Logansport Pharos-Tribune from Logansport, Indiana on June 20, 1957 · Page 4
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Logansport Pharos-Tribune from Logansport, Indiana · Page 4

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Logansport, Indiana
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Thursday, June 20, 1957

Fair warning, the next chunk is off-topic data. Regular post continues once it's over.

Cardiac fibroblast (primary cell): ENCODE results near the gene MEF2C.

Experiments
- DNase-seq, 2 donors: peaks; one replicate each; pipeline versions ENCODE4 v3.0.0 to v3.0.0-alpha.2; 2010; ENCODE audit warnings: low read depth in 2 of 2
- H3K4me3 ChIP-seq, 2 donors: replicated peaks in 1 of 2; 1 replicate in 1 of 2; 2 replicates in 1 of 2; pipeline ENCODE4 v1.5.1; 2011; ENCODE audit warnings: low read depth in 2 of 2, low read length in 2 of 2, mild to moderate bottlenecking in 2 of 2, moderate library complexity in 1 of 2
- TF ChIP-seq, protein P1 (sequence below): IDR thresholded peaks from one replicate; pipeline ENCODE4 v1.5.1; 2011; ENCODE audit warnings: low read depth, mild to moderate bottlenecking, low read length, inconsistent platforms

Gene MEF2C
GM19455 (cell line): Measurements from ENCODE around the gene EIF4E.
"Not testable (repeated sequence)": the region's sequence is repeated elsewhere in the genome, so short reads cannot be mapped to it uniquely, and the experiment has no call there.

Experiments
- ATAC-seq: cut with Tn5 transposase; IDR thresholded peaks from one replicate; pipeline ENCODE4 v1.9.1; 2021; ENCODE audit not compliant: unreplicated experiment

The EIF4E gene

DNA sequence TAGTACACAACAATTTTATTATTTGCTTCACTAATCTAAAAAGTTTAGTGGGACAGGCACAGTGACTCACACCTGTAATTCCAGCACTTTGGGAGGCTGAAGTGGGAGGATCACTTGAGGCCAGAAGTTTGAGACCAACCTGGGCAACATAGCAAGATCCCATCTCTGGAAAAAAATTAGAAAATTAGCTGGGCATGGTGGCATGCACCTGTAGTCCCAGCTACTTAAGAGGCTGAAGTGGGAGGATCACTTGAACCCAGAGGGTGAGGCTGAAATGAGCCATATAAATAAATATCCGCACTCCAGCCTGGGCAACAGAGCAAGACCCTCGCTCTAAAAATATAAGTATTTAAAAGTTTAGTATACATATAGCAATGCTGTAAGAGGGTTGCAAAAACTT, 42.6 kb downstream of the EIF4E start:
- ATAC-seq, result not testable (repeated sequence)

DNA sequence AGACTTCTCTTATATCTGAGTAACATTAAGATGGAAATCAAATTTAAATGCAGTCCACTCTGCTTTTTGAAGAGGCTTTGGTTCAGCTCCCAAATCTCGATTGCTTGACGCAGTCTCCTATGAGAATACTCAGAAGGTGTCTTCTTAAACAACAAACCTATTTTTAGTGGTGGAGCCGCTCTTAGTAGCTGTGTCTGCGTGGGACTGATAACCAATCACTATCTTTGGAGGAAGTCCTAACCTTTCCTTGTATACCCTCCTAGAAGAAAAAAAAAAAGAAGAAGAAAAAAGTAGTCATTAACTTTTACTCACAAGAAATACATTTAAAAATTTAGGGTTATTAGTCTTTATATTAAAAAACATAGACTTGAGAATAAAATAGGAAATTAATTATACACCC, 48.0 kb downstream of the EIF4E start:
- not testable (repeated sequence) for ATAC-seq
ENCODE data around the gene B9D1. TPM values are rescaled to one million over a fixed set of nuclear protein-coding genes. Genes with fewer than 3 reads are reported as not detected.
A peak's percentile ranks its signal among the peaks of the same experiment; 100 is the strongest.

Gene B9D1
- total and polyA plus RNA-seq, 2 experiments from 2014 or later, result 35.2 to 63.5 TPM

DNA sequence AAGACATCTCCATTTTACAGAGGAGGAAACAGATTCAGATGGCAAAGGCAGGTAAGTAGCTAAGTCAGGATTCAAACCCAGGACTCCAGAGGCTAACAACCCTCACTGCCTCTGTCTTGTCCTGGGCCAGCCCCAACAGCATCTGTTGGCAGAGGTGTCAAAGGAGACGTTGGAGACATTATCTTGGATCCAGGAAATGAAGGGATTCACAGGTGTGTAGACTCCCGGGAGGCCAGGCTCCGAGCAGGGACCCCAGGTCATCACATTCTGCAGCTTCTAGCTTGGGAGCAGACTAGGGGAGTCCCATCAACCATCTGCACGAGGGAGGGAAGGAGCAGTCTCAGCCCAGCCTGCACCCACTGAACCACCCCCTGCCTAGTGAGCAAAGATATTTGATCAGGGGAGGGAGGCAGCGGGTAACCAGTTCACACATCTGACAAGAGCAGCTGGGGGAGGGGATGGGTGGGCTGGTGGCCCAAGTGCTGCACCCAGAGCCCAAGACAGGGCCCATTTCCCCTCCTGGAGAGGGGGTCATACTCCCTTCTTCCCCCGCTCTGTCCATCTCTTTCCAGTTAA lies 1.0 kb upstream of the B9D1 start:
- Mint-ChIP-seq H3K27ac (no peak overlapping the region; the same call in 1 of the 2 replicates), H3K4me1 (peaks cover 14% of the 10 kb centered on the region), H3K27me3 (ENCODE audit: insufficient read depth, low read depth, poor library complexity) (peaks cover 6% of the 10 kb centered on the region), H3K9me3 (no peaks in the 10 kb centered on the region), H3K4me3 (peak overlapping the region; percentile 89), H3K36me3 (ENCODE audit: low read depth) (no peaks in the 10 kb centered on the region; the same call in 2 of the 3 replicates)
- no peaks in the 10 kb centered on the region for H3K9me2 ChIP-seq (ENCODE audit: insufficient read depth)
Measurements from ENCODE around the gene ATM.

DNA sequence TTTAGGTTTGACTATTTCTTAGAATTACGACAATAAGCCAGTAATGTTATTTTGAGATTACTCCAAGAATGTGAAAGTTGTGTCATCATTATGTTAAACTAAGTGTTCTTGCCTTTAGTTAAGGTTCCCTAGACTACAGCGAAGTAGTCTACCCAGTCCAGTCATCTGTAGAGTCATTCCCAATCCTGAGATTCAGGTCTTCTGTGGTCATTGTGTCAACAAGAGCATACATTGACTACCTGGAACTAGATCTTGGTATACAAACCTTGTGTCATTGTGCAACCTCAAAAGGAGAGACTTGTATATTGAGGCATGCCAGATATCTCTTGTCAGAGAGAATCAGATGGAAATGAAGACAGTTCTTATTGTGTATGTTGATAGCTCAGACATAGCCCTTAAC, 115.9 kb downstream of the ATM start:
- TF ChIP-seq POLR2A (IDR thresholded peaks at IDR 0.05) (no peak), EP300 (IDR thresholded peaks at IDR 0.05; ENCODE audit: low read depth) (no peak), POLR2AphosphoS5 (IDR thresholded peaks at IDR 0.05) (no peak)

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Thursday Evening, June 20, THE PHAROS-TKIIUNt PROGRAM fOK lOGANSfOXT 1. An Ad»qixrt> Civic C*n!«r a. An Ab»quol« Siwogi Dupoiol System ). SuHTlMirt Parking Facilitin Letter From Russia Every now and then some irate citizen writes to a newspaper and says, in effect, "You won't print, trjis, of course, because I disagree with your viewpoint." Almost invariably, such letters are quickly printed. To the enduring credit of the American, press, most newspapers in this 'country really mean it when they say that they will offer a hearing to both sides in a controversy. A classic example of the "I bet you won't print this" type of letter came to light the other day. It grew out of an interview between Turner Catledge, managing editor of the New York Times, and the Russian leader Nikita S. Khrushchev. :,In the course of this interview, Catledge *had remarked that no press censorship "exists in the Unitd States. A Leningrad housewife wrote a letter to the Times in which she challenged Catledge's remark about censorship and ; said: "Let us see whether that is really so. Print my appeal in your newspaper, straight, honestly, just the way I wrote it, without distorting or correcting anything, and send one copy of the newspaper to me." The Russian woman's letter contain- ed an appeal to "mothers of America," in - which she voiced the standard Soviet - propaganda line about American capital'_ ists prompting atomic war because they want profits and want "to drown mankind in a sea of blood." It is a tired old line, sagging with the weight of endless • cynical repetition by the Soviet propa- • ganda machine. But the Times printed the letter. Two copies of the editions containing it are . being forwarded to the Russian woman. - It would now be interesting to see whether the Soviet newspapers Pravada and Izvestia would print letters from American women explaining our point of view. Relief for Senators Senators Lausche of Ohio and Douglas of Illinois think the U. S. Treasury is not under obligation to pick up the tab . for them at the Senate restaurant. It has been going in the hole serving food for less than cost, and as a result the Senate proposed to appropriate enough govern- 1 ' ment funds to make up the difference. Lausche and Douglas said that although the restaurant item was relatively small, it violated a basic principle of government. Lausche declared, "I have begun to feel that granting subsidies is a disease." Nevertheless, in this case the "disease" continues. The Senate voted to continue the restaurant subsidy. The senators won't have lo start bringing box '.' lunches to make ends meet, after all. IN THE PAST One Year Ago Nine-year-old Garry Gilsinger captured tirst pri/.e for the biggest fish in the annual fishing derby at Rivwside park. Mrs. Minnie Hirsch, 7«, of 012 East Broadway, expired al the St. Joseph ho.spilal after a lingering illness. Walter J. Shewmon, M, retired Loganaport fireman, died at Ihe Flora nursing home. Repairs in the high school heating .system cos'.ing an estimated $50,000 will be necessary before It can be used next winter, it was reported today. Ten Years Ago Plans for establishing a special city school building fund of half a million dollars through taxation during t'he nexl five years were announced today by Ihe cily school board through Attorney Don O'Neill. Harley llenncr, 88, retired Clinton town- jsiiip farmer, died ul his home, aoa Burlington avenue. A proposal to change the name of the Ca.ss county hospital will be- discussed Monday, July 7, at a joint meeting of the county commissioners and the board of trustees of the hospital. Richard Mollquo was named presidenl of th« Cuss county Bar association. Born lo Mr. and Mrs. Herman Handy, 1«17 High street, a daughter, at the Cuss county hospital. Twenty Years Ago The Golden Rule softball team lost lo Plymouth, 4-3. Jan Garber and his orchestra were held over at Colonial Gardens, Rochester. Mrs. Lucrelia Whitmyer was reappolnled clly attendance officer. Catherine Lcirer won a scholarship to ths National Institute, for high school students who, tire gifted in public speaking, debate and dramatics, at Northwestern University, Mrs. Ann H, Heppe, Cliff Drive, passed away last night, following an extended Illness. Miss Ruby Clayburn, city, was disinisned Jrorn SI. Joseph's hospital, where she had undergone surgery. Fifty Years Ago Bernie Smith of Montlcello made a record run In an auto from this clly lo Monllccllo via Delphi In two hours and 20 minutes. Mrs. John Halburn and daughter Jennie of Ilia WestsiUe wore Injured when they were thrown Irom a buggy. The squirrel season opens July 1 and Deputy Clerk GUford has on hand a supply of licences which must be taken out. A marriage license was Issued yesterday to Harry Mader and Desjiu Kieckner. Drew Pe.rion'i MERRY-GO-ROUND MOSCOW MULE Drew Pearson Says: Civil Rights Bill breaks up Dixie-Republican coalition; Mississippians offer deal on Hells Canyon to block Civil Rights; Congressman Colmer scolds Republicans. WASHINGTON. — The Dixie- Republican coalition which has operated so successfully for so many years is dead. This • was behind the furious statement of Mississippi's Congressman Bill Colmer who, turning to Republicans on the left of the House floor blurted: "I remind my friends on the left that there have been times in the history of Congress in recent years, during the Roosevelt and the Truman Administrations, as well as the Eisenhower Administration, when support from that section of the country known as the South has not only been welcomed but it has been sought." What he meant was that the Coalition which, has traded Republican votes for Southern Democratic votes to block bills favoring Negroes and bills favoring labor and public power was dead. The promise of more negro votes in 1960 plus the negroes' growing swing to the Republicans, however, was too" much. Even stanch Republicans who have been foundation stones of the coalition in the past deserted. Furiously and desperately, Mississippi's Colmer had tried to line, up deals with the Republicans to block the Civil Rights Bill. So had courtly Congressman Howard Smith of Virginia. This time Republicans refused to horse-trade. They spurned every offer. Deal on Hells Canyon?? The horse-lrading has now turned to the Senate, where Mississippi's cigar-puffing Big Jim Eastland has proposed deals on Hells Canyon in order to get trial by jury inserted in the Civil Bights Bill. Eastland even invaded the Civil Rights camp and approached such strong Civil Rights Senators as Jim Murray of Montana, Warren Magnuson at Washington, and Joe O'.Mahoney of Wyoming. Originally, Murray had come to Eastland seeking votes to approve a federal dam on IJie Snake River at Hells Canyon. Murray had lined up 43 voles, needed only five more to guarantee passage, "I need help on Hells Canyon," he told Ea.s-llanci. "I need help on Civil Rights," Eastland shot back. Obviously Murray was tempted. In Montana, civil rights is no problem, but Hells Canyon Is a big issue. But no dual, was made. Later, Kastlund went to Magnuson of Washington with a .specific deo!. He offered to deliver the necessary five votes to approve the controversial Hells Canyon dam, if Mognuson would line up enough western Democrats In prevenl Ihe Senate from stopping the fllibi/ster on 'the jury-trial amendment. Miagnu.son has been .sounding out lhi.'i colleagues regarding the offer. Meanwhile, Senate Democratic leader Lyndon Johnson Is doing his best to work out a civil rights compromise, !fe has offered to push through the civil rights bill if the proponents will accept the jury-trial amendment. Johnson i.s telling Senators privately: "Jim Kasllnnil knows wo have to have a civil rights bill. But he has K»t t« have a jury trial. We've got to give him a jury^trial amendment." Deals In HOUHC Here is how !.he Dixlc-flcpiihli- can coalition wont In pieces in the House of Representative;:. For 3 wliilr; at appeared U> bo thriving. Congressman Smith of Virginia had offered Southern support to kill the school construction bill, which conservative Republicans oppose, If Republicans voted for trinl by jury. He had nbso lined up Congressman William Mlllw of Loekport, N.Y., to kill the pro-public Nlgara Falls power bill if Miller, in return, sponsored the Irlal-by-jury amendment. In addition, the South offered Miller unolhor big concession. Southern votes were promised lo block the bill of Brooklyn's Congressman Ccller requiring corporation/) to notify the Justice De- partment before they merge. Big business wants to kill this, and Miller was guaranteed Southern support to do so if he would introduce the jury-trial amendment. However, on June 10, ex-speaker Joe Martin of Massa'chuvietts told Miller not to Introduce his jury- trial" amendment. Joe insisted it •would hurt the "Republican party. Let a Democrat introduce the amendment, Joe said, not a Republican. Martin had been working closely with the White House. Sherman Adams at the White Hotisc was determined not to have any Republicans lined up against civil rights. Miller bowed, told Martin that if he considered the matter so important he would stand aside. Ho then notified Congressman .Ed Willis, Louisiana Democrat, that he could not introduce thu Jury-trial amendment. This lt;ft southern lenders In a jam. They knew that the jury-lrial amendment was certain lo he defeated if Introduced by a southerner. So they approached Congressman DeWitt Hyde, the Maryland llepubllcan. Earlier he had championed the jury-lrial idea, but this time he backed down. Ife knew the While House and GOP leaders in Congress did not want lie-publicans in any way identified with hamstringing the Civil Rights Bill, Southern Democrats carnu buck to Miller, urged him lo inlrncluce tluj amendment. They had supported his friends on the Mohawk Power Company fight in the pus!.. Ho could not walk oul on Hie Soulh now. From the other side, Miller got pressure from his neighbor at Ho- Chester, N. Y., Congressman Ken Keating, and from Les Arendx of Illinois, the GOP whip. IIu was really on the spot. 11. was his original amendment, fie had Hindu an Impassioned Kpcech for It last year. 'H« slootl up fur It consistently this year. He had his briefs and speeches all writlen. Flnnlly h« indiculed lliul If no one else would Introduce It he would. At the fast minute, howcv.'r. Congressman Russell Kenney, new und eonucrvalive Republican from Lincoln's homo slate, volunteered. After a conference wilh Congressman John Dowdy, Texas Democrat, lift offered the IriaHiy-jury amendment. . GOP leader Joo Martin was taken completely by surprise, Bawling oul Keeney later In the presence of ollinr congressmen he said: "Tlinl wn« the most stupid, most Ignorant thing I have ever seen. You have Interfered wilh and hurt Urn Republican parly, T shall never forget what you Imvc done." The eg/{ came long before tlio chicken. Birds are an offslioot of repj.ile stock that was laying eggs millions of years beforo Uie /lr»t bird flew. LAFF-A-DAY Angelo Patri TV Cannot Take Place Of Teacher There is discussion nowadays about the teacher shortage and Boards of Education and the P.T.A.'s are searching for ways lo meet it. One suggestion is the use of television in teaching big classes or small ones as the case may be, but its use to loach large numbers of pupils at one time Is stressed as an economical and teacher- saving device. Television In a useful educational tool but any tool demands skill In its usage. The proponents of this plan have in mind Ihe services oE a masler-teacher. For this kind of teaching to function that teacher needs to be a mauler, indeed. A nnnster-lencher would need good listeners. Consider, Suy a secondary school group of fifteen hundred children—thai Is the number one eager planner set—sitting in an assembly hall listening to a TV lecture on an, How long will the student listen with attention, absorb Ihe Inslrucllon, Interpret und store it In memory ready for lliii recall lesl? How long is such a student's attention spun? "Hut there will be an 'aide' to sue that llio students puy ullcnllon," Oh, yusV Ask any teacher of secondary school about forced atlcntion. Let us bo honest, sensible and constructive here. TV can be a lino tool for Lho tcuchnrw' use but il cannot Uiko thu place of Ihe classroom leuchor. No machine can replace Ihe human being's power of communication und this teacher's is a poculinr sort of communication, It demands tlio personal presence of the tencher, •the . close contact of mind with mind, the Cooling of a meeting, warm and confidential that arrises between teacher and taught. No modianlenl device can cvur tit) tills. Telling und showing do not teach. They are but the beginning of the process. They must be .followed by direct explanation lo clour any point a sludunt mimed, and unmo always miss, Allonllon, .however concunlrulcd, will lapse. Nothing IB fixed In mind, norves and mus- clos without repetition and. practice. The TV master-teacher cannot attend In this. Hrsl, it does nnt lend Itself l» remedial work. It seems lo me that to use TV wisely thu clanoroom teacher should present the lesson and Ihcn Ihe TV teacher could enlarge upon it. After Dial the clamroum tuaeh- cr teaches, t losts, reviews and drills. All sch'ool people will recognize the pattern of teaching and learning set down here. And no TV or any other machino can rculaeo the skilled-classroom teacher. TV Is a tool, not a lender. Ship Crash Toll Twelve BHJEST, France (HP) — The abandoned hulk of the tanker Stony Point burned fiercely otf this "Land's End" port today, a blazing memorial lo 12 seaman killed when it collided early Wednesday with the freighter lo- nnnis. The loannis, a 9,345-ton Greek molor-tfrcifihler, limped Into Brest under its own power late Wednesday night. Harbor firemen helped lo quench the fires still blazing aboard. Rescue vessels from five na• iions picked up (M survivors, In- chiding 1st engineer J. Taylor and •chief mechanic Ji\mes Trlff, botli of the Stony Point. Taylor and Trl-ff were the only Americans involved in'Ihe wreck. The 4l-man crew of the 30,500- ton tanker—a U.S. - built, Greck- own«d, Italian - manned vessel of Liiberian registry — abandoned ship a few minutes after the crash. The collision was tragically reminiscent of last year's sinking of the Italian liner Andrea Dorla, which ran Into the Swedish liner Stockholm off the U.S. Atlantic coasl. The Stony Point wan rammed' amidships. Us cargo of crude oil tram tlio Middle Ka/st splattered over the two vessels and caught flro. Red Cruiser, Escorts Enter Mediterranean. ISTANBUL, Turkey (UPJ-A Soviet cruiser and two escort vessels passed through the BOH- phorus from the Black Sea into the Mediterranean early today. Several other cruisers and do- Btroycrs wore scheduled to pass through, the straits later in Uia day. Fliml ilesllnallon of the Soviet •flotilla was not known. Three aiibmnrlnns which passed through the Mediterranean this week from North Sen ports arrived In Alexandria, J'Cgypl. Allied observers believed the Tied fleet wa.s being sent Into the Mediterranean as a diplomatic maneuver. 1'ho Russians have shown considerable Irritation over Die presence In Hie Mediterranean of the massive U.S. 6th Fl«el and the part 11 played In the Jordan crisis. Tim bu)>y cnrriage is Important lo Imtiy. Ills dnlly trl[M n<:<|iuilnl liliti with tin- otiUldu world. Dr. Puirl k'Jl* iviiy tb« bul>y eurrliiKO Is Important In leaflet P-20, "The ]!«by Carriage." Ti> obtain a oojiy, Hem) JO cents In coin la htm, o/o Ihlu )inii«r, V. O. »nx lit), Station O, New York W, N. 'Y. (Released by The, Bell Syndicate, Inc.) Hourly 2,000 species of shrimp exist. Tlie young pass through 10 lurvnl stages. Most adults apparently spawn only once and have a life span oE one year. Report Insect Sting Caused Woman's Death MTAMf (UP)—The Oadc County Health DopuHmonl reported today that the sling of an insect npparenlly caused Ihe death of a well-known Miami club woman, Mrs, Lena Blanch Hyden, 5(1, prominent In Miami garden club ^activities, died Tuesday — four tinys after an Insect stung her right foot. The Hoalth Department sold the insect apparently was Infected with tetanus, which caused the death. BEWARE THE B1TK • lIAIRTJTOra), Conn.-OJr. Hoy L. Llmliihl told the Connecticut Don<al Association Dial "00 per cent of children are darn good pa- llentfl." But he added, "Their bite Is a lot worse than their bark." PHAROS-TMIBUNt Dully KSo iwr w«*tc by txrriti. tinao par j»*r. llr •>•!) •» rani »»•!•• »• d»». Ourroll, Wkllo, I'uliiHkl, mil** nmd Miami <to«»ll«», »1II.IMI ffr r*f*t onlMM* trading mrtiu MM wlthtp ImllHUK, fll.OO o«v y«MU tralaMe lM4li»H«f •18.011 fr r<»r, All null •nh»rll»tl'ln« »»r»>>l« l» pd»«ii>. !*• mull Mb- Walter Winchell Broadway and Elsewhere Broadway Summertime Faces In The Crowd. Billy Martin, the ballplayer traded by the Yankees to Kansas City, .gelling the chin-up treatment from fans in the St. Merit: Hotel lobby. Tough uprooting after being witlil •the Yanks 8 years! . . . Milton Berle.l reporting that hisl throat surgery Ju-f ly 16th was overplayed in the papers. "The whole I thing," he said,* "will be done in I the doctor's of-1 fice." . . . Vincent! Lopez, who starts his 17th year at The Taft Hotel on the 27th. The original contract was for 12 weeks . . . The Ray Anthonys (Mamie Van Doren) feasting at the Eden Roc before winging back to H'wood . . . Dinah Washington, the blue- singer, dining with two of her ex- husbands at the Hickory House. She's had 5 ... Mrs. Porfirio Kubirosa. one of the prettiest persons in the midnight cast. Sallies In Our Alley: Last night In Lindy's one of the better known knockers was rapping the humidity something terrible . . . "What happened?" asked a wag. "Did he run outtu people?" . . . Bandleader Henry Jerome's definition of Houghing It: Playwright Arthur Miller without an air conditioner in his apartment. Cinderella .Man: Bob Merrill, whose words and music embellish "New Girl In Town," once rode the roils from coast to const . . . Besides "New Girl" he has 11! top song hits to his credit ... He is convinced 1957 in his Year . . . The RCA-Vielon album of the tunes from "New Girl" is selling like tickets to that show . . . Despite counsel of friends he invested in some rough acreage In Ihe wilderness South of Miami . . . The investment will pay him back plenty. Six months after he bought it, a builder storied n huge shopping center one third of a block from Merrill's properly . . . Bui money goes to money . . . His dentist recommended n uranium stock which he bought und cashed in when it doubled. Memos of a Midnighl.nr: Julie Nowmar of "LI'l Abncr" had to send for the gendarmes to evict a rnmbunfllous boy friend . . . "Kiugfish" (Tim Moore) of ilio Amos and Andy tv show is a groom, again. She in Vivian Cravens . . . What, is lh« liunyun h'und offered for 1st How ringside tickets to the Pnllerson-Jnckson fight July 29lli? Ticket brokers will not have the first :i rows . . . CHS offices are plagued by an elusive petty llilef . . . Pianist. Kreddio Slack and his wife had n Hoy. Mother Is June Tei!clier, a Beverly HIllB lawyer . . . Vagabonds doing n record Summer biy, at the l.alln Quarter . . . I'aniulri Dennis of Mini show and Julius Cnrewe arc a new Two, He's heir to a diamond importing fortune . . . <!race Me- tallous, author of best-seller "Peyton Place," prefers bluejenn's even around New Yin'k. "1 don't," she says, "like glnte." Backstage Novelet: Ed Wynn •was reminiscing nhoul George M. Cohan and his partner Sum JI. Harris, who were parenting n new musical cmnuily . . . They were offering show i;irl« £lll pur wci'k "and stockings" . . . Two of Uio loveliest applioanls, who turned down Hit; jobs, were summoned to Ihu producers' offices . . . "What happened?" nuked Mr, Cohan . , . "We wnnt $nr> a week and stockings," one wild , . . Mr. Harris objected . . . "Oh," said Mr. Cohan, "Ihuy'i'o very pretty. Lei's make 11 $25—what's $7 n week to us?" . , , They wore The Newton Sis- tors ... A third sister niiirricil the Cohan ft Harris press agent . . . They married Cohan and Harris. Cast of Characters: Joan Seberg, Hid now "Joan ol Arc," was the nul>joct of n nowft'-H'cckly'K (irliclo lust week. It snld MIC had II romances. She'd Illiu in know their nnniea. Says she lias no steady henn . . . I' 1 . Slnal.ru blames a certain Hollywood producer for lots of the riil-a-lat-lutlllng in the recent Look scries. That's one ol the reasons he is suing. To unmask him on the stand . . . Com" 'poser Richard Rodgers' daughter Linda will not permit her father's name to be used in the billing oE "Improper Channels." She makes' her. debut as a composer with it on the 24th at Chez Carlo ... All that animated chatter at Nino's the other night was playwright Arthur Miller telling Marilyn about his first play ("The Man Who Had All The Luck") a flop ... Tab Hunter, who never made a recording before "Young Love," received $73,000 via the first two royalty checks. Manhattan Murals: The all-night illumination on the lite-sized nude (bathing in the fountain) opposite, the Hotel Plaza . . . The novel wire-art in the Varig Airlines windows at 634 Fifth Avenue . . . Tha chic summer millinery for the hostesses flying United . . . Tho very young Jovers in their prom apparel taking over most of Urn hansom kebs (in the wee hours) for some privacy in the park. Coast-to-Coaster: Marie McDonald's act was such a click at the Vegas Desert Inn she was rebooked by the Hotel Mapes (Reno) at twice the coin she got there a month ago . . . Valerie Beltis and Art Schmidt are planning a wedding, according to Sardi insiders . . . Micki Mario and co-producer Kroll of the "Follies" are fighting the. excessive humidity together via the hansom cab route in the park . . . Gayle Stine, the most attractive producer of all (sho mothered "Champagne Complex," "Bullfight" and "The Lovers"), il planning to run for Congress in North Carolina . . . Ring's leading lady in "Man On Fire" Inger Stevens is at the Sliurry-NctherJiind Hotel. Her chaperone is Lillian Small guiding her to slardom . . . The writer of several rocknroller hits (including a big one for Elvis) submitted them to music publishers from n mental institution up- State. Curtain Calls: Tony Bennett's version of "Lost in the Stars" in his new album, "Tony" . . . Sophia Loren in "The Miller's Wife." .Tho censors must have enjoyed Ilio suxy closeups, too ... Jackie Kim- noil's latest recording. "Dolphus Bird" . . , Marian McPurtlnnd's pianaing at the Composer . . . Tho new Hon Soir show starring Sylvia Sims . . . Tim Buddy Hackett'-Klla Fitzgerald Copn show. Times Square Tnblo.tnlk: Kx- Champ Joe Louis' friends are urging him to stop playing so many sessions of 3d hole. golf. They say bi.s heart can't (.like all Hint oxer- lion ... If (he Dodgers desert us for l,os Angeles catcher Hoy Ciini- pan.'lln's $411,000 yueht will be up for salts . . . "Visit to n Smnll I'ljim-t." IIHS grossed morn (him $ri(in,(IOO. II. cost, only ftiO.OOO to si age . . . Show business hasn't nil the best looking gals. A Miss Kennedy at. HID Kasl. Hiver Savings Hunk Is a real eyeful . . . Sill Mlneo's sorimis uyu infection will delay hi.s Army induction . . . The reports on Hltn Hnywnrlh in "I'nl Joi>y" are more exciting Hum the nilvnnco word of her emoting in "Kins Down Below." The. difference, they nay, is amazing , . . Siiphin 1/orun's sister Maria had her noso prettified. She will seek ii career us n singer . . , Stan (ielz, whose "eiiol sound" revolu- (iiini/.iKl (he modern school uif jn'/.z KIIX looters, juiit got buck hi.s ciil)- aret curd. He's at the Village Vim- guard. Sounds in Ihe Night: At the Emliers: "What do you gut. for a gal wlw's hud Kwrytwdy't" ... At Hiiselniid: "Even In weather liko this sho leaves me cold" ... At Danny's Hideaway: "The only trouble with being on top is that, you got. plumy juils and real enemies" . . . Al Tho Little Club: "Teevoe is a nil. nice anil Iliu nits nra winning" . . . At Linn Kong's: "I'm tired of file eockliill circuit; the pimentos in thu .slulfeil olives and the creeps in Ihe stuffed shirts" ... At Culu <!<• la Pnlx: "You can loll It's over 1)0. Kvery- one looks over ion." Texas produced two million pounds of earhfin black, valued At (III million dollar;; in UfcO. HUBERT *© 19)7, "Are you utill throwing money away on vitamin pill* lor them?" Journal rahll»k«a 4all7 «ee»t «»»««7 ami kolKlara a> raarnn-Tlrlliua* Co* Inn., tilt IQa*t llrwadwar, Lw«anaport, ln<llaua. ICnt*r«*d M ••nuad «IBM MlHUr at ta» »Mt aide* at L»»«»»»ort, Ind., aa**r «a> a«< •« Hank I> taT». I»Jaa* Naw>»a*«> JKUMHW* AUDIT »iri>«%H> or CIUOUr,ATION» »N1> DHITBO PKaMV I'lUUUOa-VllUIDlC* Mailmal AaVarUalBB at*WM*«ltatl<>M "Have you forgotten that this is our dance, Mr. Dooley?"